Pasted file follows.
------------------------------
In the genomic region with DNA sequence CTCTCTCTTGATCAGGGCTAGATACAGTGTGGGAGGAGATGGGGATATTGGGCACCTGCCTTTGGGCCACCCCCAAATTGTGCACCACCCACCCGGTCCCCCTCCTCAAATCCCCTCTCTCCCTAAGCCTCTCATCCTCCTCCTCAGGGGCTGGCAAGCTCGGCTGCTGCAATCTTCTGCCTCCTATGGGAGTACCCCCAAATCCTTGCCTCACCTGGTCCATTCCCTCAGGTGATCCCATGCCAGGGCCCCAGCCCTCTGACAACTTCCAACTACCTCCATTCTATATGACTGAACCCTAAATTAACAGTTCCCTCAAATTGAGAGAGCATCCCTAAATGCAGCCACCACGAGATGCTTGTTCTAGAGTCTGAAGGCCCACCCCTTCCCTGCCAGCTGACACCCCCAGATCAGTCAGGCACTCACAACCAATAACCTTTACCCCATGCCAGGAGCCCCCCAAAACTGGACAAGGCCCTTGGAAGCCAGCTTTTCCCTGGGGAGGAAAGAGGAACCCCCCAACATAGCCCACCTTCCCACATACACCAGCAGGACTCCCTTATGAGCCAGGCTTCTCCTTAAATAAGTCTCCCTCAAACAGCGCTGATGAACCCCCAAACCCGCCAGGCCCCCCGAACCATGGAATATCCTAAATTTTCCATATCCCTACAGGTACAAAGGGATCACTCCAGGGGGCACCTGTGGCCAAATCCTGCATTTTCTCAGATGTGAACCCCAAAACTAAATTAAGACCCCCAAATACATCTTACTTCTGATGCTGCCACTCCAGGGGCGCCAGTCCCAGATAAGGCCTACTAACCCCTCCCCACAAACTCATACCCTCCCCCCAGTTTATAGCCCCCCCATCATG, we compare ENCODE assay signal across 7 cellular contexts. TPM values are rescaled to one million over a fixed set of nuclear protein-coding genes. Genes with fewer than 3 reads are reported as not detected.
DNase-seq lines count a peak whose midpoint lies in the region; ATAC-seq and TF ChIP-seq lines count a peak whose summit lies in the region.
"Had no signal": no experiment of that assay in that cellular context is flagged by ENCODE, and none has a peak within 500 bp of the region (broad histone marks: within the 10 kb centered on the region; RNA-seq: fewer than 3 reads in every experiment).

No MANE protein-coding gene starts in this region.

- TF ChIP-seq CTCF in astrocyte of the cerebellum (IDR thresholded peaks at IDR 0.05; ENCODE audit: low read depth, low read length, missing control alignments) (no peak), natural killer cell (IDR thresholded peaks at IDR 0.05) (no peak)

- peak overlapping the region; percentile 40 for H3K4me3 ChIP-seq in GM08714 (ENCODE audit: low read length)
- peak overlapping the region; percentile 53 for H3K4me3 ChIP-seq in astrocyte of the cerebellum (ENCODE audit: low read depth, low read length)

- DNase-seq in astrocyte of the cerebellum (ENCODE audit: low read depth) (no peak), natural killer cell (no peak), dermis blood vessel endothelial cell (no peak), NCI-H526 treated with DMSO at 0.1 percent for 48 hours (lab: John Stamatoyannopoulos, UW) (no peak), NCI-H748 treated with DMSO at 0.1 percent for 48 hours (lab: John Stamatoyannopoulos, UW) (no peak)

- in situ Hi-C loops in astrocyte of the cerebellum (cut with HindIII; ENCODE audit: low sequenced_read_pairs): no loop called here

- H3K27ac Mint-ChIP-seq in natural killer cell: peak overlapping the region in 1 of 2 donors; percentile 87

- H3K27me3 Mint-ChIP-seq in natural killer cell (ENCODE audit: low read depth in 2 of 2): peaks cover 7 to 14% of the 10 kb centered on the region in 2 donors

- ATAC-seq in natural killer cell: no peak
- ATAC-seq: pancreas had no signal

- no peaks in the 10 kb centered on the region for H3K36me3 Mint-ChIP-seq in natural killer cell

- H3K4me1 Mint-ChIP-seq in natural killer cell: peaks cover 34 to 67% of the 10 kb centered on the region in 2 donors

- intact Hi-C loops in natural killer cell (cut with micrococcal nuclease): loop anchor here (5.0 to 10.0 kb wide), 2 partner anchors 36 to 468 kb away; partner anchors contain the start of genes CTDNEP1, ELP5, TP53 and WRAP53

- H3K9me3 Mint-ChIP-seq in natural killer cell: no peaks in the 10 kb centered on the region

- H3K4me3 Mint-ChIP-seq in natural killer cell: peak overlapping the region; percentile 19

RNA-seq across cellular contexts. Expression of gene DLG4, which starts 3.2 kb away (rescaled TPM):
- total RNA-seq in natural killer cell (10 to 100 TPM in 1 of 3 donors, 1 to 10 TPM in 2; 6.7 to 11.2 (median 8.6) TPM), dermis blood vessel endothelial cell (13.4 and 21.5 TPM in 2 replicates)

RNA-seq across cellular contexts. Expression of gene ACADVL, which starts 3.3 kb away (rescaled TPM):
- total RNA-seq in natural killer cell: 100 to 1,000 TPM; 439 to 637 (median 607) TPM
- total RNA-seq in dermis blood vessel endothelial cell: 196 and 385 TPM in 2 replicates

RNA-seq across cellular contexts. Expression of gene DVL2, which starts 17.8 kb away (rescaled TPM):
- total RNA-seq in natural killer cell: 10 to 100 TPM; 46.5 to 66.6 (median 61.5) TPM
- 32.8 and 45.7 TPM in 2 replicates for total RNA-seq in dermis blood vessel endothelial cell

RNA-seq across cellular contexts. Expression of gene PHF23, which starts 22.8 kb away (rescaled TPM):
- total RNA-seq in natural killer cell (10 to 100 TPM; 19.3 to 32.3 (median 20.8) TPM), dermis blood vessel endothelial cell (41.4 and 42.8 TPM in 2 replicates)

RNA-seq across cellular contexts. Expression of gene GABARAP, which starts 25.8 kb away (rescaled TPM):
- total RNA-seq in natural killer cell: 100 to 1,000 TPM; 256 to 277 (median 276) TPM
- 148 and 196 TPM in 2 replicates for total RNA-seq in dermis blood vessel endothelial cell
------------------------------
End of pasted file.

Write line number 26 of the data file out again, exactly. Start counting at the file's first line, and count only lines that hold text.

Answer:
- 32.8 and 45.7 TPM in 2 replicates for total RNA-seq in dermis blood vessel endothelial cell